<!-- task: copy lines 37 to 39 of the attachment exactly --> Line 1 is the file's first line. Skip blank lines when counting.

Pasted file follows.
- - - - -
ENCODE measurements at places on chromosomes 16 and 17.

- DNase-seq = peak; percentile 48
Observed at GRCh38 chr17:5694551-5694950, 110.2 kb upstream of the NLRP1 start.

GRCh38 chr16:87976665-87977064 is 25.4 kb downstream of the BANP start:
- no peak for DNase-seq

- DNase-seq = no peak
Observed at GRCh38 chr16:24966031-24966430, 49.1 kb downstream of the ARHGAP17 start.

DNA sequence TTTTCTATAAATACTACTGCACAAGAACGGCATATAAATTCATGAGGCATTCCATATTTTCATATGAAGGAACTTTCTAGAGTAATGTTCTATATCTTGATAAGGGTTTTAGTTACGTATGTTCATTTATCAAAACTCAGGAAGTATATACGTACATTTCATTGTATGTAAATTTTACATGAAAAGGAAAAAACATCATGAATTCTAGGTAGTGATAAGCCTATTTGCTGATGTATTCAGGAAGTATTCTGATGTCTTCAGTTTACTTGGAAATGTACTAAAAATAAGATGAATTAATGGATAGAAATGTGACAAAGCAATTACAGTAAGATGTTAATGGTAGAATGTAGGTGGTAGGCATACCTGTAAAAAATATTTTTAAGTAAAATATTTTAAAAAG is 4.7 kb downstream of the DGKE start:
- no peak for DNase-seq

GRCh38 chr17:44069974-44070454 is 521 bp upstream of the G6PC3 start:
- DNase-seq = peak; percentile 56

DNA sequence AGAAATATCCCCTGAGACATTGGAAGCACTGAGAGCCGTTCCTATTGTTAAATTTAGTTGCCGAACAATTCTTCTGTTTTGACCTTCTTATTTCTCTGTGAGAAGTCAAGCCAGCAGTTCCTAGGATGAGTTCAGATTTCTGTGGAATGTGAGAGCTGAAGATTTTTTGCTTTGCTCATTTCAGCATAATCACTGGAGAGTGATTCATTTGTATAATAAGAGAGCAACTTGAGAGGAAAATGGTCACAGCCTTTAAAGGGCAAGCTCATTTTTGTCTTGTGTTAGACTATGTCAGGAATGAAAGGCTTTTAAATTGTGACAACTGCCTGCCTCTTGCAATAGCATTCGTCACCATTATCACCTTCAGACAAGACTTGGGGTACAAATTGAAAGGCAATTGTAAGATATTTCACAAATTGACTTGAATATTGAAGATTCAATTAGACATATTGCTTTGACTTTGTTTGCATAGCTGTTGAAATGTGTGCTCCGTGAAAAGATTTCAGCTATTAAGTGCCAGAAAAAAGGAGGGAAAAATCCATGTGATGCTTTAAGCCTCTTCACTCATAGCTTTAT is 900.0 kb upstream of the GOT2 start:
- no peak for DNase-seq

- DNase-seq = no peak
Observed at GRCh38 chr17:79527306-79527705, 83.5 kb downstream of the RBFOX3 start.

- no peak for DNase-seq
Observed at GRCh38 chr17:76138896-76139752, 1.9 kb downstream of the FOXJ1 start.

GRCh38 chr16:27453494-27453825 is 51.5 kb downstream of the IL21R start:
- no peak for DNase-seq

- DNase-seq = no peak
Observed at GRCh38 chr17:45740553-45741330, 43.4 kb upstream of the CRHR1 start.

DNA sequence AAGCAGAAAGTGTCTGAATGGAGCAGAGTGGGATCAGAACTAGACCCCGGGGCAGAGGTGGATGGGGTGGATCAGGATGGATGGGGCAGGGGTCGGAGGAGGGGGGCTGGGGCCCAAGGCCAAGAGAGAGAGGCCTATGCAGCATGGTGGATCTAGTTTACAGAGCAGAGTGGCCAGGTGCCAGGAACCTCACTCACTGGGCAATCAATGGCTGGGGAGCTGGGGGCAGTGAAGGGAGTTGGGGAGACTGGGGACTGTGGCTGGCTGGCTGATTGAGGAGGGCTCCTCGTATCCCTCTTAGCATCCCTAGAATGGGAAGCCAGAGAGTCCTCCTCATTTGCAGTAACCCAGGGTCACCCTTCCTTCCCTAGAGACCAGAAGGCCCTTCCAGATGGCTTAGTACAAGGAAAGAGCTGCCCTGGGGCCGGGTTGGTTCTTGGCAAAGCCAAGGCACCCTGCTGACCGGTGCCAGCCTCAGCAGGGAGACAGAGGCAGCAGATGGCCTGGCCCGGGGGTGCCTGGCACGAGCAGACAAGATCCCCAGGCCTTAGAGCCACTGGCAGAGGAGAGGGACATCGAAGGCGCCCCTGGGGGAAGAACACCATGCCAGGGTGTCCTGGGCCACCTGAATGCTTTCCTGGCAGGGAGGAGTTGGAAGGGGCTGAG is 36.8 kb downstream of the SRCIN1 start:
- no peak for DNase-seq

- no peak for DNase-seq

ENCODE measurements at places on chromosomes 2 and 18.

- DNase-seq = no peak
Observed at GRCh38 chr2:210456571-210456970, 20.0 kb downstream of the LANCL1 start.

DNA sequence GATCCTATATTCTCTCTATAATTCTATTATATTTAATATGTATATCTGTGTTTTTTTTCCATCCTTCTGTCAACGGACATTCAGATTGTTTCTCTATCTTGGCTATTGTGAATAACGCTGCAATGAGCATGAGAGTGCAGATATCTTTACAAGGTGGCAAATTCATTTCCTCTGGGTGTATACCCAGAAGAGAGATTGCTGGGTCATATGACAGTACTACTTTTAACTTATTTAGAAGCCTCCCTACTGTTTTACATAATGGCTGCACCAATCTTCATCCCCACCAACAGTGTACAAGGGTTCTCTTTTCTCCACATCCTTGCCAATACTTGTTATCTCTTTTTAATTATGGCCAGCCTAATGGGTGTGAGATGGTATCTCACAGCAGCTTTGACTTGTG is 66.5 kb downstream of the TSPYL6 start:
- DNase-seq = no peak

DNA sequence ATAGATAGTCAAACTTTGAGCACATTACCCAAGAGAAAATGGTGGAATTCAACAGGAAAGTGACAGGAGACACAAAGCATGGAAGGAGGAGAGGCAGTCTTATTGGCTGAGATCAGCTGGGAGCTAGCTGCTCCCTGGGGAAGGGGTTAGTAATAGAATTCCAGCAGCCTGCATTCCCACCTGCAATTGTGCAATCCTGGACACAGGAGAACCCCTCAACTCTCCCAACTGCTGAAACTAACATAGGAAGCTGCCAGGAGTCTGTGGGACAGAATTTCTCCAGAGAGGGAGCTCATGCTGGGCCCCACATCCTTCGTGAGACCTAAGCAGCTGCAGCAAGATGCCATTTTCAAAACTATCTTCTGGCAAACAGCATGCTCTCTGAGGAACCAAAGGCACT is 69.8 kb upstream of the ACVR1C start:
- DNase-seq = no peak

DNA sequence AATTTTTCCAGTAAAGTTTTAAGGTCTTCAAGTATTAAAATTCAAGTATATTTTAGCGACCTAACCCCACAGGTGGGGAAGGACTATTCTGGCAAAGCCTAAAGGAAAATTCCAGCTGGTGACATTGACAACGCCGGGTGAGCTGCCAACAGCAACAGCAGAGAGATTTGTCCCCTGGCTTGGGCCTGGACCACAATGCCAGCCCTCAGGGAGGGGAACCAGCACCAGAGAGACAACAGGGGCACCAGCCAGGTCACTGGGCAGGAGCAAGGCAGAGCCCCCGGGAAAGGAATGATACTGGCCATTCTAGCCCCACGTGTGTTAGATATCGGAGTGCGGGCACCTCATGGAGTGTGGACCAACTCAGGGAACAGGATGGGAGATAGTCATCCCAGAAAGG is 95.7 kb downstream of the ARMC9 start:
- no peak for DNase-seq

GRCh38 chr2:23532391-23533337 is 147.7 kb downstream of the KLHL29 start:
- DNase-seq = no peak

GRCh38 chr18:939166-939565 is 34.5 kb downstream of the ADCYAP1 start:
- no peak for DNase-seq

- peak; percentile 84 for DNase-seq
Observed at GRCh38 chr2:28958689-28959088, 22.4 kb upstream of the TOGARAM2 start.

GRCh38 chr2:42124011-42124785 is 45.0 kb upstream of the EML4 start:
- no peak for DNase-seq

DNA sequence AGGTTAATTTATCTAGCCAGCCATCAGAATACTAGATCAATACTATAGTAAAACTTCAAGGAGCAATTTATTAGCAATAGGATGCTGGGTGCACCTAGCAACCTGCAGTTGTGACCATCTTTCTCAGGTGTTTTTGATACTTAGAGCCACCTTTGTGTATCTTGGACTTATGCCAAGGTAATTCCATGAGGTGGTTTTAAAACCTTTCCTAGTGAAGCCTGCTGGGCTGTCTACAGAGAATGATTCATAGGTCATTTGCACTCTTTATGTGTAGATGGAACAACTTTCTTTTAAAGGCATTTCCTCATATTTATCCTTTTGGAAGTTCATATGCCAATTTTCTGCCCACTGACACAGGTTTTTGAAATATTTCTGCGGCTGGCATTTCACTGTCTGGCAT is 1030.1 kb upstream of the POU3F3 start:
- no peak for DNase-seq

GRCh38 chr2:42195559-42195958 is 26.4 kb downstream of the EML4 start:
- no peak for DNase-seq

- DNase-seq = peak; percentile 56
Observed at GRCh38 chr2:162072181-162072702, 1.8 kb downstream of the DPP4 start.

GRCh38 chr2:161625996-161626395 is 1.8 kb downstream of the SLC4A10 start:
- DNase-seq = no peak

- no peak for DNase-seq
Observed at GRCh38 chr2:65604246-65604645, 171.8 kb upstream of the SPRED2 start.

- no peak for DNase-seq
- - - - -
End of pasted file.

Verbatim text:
- no peak for DNase-seq

- peak; percentile 84 for DNase-seq
Observed at GRCh38 chr2:28958689-28959088, 22.4 kb upstream of the TOGARAM2 start.